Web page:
It was 40 years ago this coming October that St. John Paul II addressed U.S. priests in Philadelphia. In 1979, a decade was ending that had seen mass defections from the priesthood — thousands who left the priestly life, for reasons both serious and cavalier. And so the Holy Father was blunt:
“Priesthood is forever — tu es sacerdos in aeternum — we do not return the gift once given. It cannot be that God who gave the impulse to say ‘Yes’ now wishes to hear ‘No.’”
Searing words for any priest who has left the ministry to hear. Perhaps in the present case, God never wished to hear “Yes” in the first place. Perhaps. At the same time, a “Yes” was given, one that was sincere and generous and bore fruit. The history of priestly vocations includes those where the man in question experiences — even as a burden — the words of the Lord Jesus: “You did not choose me; I chose you.”
In 1979, John Paul had been giving serious attention to those leaving the priesthood. In his first “Holy Thursday Letter to Priests,” published six months before that address in Philadelphia, he dwelt at length on the question.
Regarding priestly celibacy — the apparent decisive issue for Morris — John Paul called it a “test and responsibility”:
“[The priest] decides upon a life of celibacy only after he has reached a firm conviction that Christ is giving him this gift for the good of the Church and the service of others. Only then does he commit himself to observe celibacy for his entire life. It is obvious that such a decision obliges not only by virtue of a law laid down by the Church but also by virtue of personal responsibility. It is a matter here of keeping one’s word to Christ and the Church. Keeping one’s word is, at one and the same time, a duty and a proof of the priest’s inner maturity; it is the expression of his personal dignity. It is shown in all its clarity when this keeping one’s promise to Christ, made through a conscious and free commitment to celibacy for the whole of one’s life, encounters difficulties, is put to the test, or is exposed to temptation — all things that do not spare the priest, any more than they spare any other Christian.”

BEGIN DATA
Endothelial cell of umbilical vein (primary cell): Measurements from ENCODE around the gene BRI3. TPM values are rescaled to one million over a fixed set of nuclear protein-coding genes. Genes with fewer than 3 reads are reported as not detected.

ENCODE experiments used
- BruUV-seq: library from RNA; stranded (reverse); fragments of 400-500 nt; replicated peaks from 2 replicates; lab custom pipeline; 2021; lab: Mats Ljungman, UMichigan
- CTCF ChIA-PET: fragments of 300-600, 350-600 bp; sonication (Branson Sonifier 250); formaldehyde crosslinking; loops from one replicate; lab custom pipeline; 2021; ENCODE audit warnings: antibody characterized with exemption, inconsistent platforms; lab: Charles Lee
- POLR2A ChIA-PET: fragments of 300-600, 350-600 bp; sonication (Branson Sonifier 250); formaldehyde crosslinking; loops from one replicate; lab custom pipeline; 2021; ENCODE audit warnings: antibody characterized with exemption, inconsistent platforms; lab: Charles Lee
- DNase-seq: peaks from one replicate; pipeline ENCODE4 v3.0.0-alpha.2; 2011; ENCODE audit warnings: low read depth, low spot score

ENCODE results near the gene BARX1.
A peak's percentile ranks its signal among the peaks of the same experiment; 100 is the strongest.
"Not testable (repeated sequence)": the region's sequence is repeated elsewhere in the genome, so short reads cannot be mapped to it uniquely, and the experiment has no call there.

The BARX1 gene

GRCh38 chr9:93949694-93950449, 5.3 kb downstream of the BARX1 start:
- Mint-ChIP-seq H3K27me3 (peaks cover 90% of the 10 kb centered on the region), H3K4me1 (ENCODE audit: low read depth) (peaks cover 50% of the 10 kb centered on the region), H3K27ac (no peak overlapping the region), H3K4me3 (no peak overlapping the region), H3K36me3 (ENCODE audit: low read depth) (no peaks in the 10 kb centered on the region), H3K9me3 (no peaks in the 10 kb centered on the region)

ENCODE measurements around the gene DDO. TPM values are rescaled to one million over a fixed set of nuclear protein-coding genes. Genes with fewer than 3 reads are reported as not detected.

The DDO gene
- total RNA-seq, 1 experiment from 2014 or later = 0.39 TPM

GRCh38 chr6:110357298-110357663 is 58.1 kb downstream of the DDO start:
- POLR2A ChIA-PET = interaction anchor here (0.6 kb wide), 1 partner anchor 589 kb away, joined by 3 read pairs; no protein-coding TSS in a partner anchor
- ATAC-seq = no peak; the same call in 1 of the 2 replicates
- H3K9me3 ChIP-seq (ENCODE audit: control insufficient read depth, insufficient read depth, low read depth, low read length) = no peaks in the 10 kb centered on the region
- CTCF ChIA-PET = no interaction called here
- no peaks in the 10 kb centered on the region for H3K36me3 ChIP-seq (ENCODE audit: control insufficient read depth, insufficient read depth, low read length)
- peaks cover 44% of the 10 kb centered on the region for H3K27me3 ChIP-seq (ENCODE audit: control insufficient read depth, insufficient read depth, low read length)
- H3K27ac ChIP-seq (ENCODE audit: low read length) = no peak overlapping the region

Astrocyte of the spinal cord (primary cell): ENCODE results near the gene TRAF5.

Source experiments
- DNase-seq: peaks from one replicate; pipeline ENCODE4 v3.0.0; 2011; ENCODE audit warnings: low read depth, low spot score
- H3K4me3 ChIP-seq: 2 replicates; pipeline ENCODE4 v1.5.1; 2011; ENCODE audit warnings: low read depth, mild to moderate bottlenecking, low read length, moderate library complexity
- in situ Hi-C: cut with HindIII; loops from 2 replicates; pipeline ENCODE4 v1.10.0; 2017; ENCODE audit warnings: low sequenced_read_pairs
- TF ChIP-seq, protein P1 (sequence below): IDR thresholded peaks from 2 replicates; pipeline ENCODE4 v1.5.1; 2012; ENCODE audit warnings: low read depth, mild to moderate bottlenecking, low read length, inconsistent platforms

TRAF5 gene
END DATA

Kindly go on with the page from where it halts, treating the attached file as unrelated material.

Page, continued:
We need to consider that in light of Morris’ public statements. There was a gift received and a promise made. That the gift is being returned, and the promise dispensed from, is to be mourned. It is to be regretted, even if this is the path that must be followed. I certainly was not the only one who thought how unimaginable it would be for Morris to write as he did, to appear on television as he did, if he were already what he hopes to be, a married man and father. Marriages do dissolve, and the Church provides a process for dealing with that messiness, too. But would a married man ever declare it to be God’s will that he leave his wife in a marriage that, not without difficulties, is enduring, fruitful and serving the children?
Why do we easily mourn the disintegration of a marriage but do not so easily mourn the end of a priestly life?
In that 1979 letter, John Paul argued that laying aside the priestly vocation denies married couples an example and model to which they are entitled. The supernatural vocation offers support to the natural vocation, both of which are difficult to live, but possible with God’s grace:
“Perhaps, not without good reason, one should add at this point that the commitment to married fidelity, which derives from the sacrament of matrimony, creates similar obligations in its own sphere; this married commitment sometimes becomes a source of similar trials and experiences for husbands and wives, who also have a way of proving the value of their love in these ‘trials by fire.’ Love, in fact, in all its dimensions, is not only a call but also a duty. Finally, we should add that our brothers and sisters joined by the marriage bond have the right to expect from us, priests and pastors, good example and the witness of fidelity to one’s vocation until death, a fidelity to the vocation that we choose through the sacrament of orders just as they choose it through the sacrament of matrimony.”
Jonathan Morris no doubt read that and likely concluded that he did not really choose the priestly vocation, but it was imposed upon him by the manipulation of his superiors and his fear of disappointing others. Living under a twin burden of manipulation and fear can be onerous, even crushing. The joy of which Morris now speaks is in part due to that burden being, at least for now, lifted.
But there are burdens, often undeserved, that accompany every path in life. The priesthood is no exception, and the burdens of our life are not without blessings. Many have written, upon hearing the news, that they wish the soon-to-be Mr. Morris well. Of course, who doesn’t? But I wish he had stayed.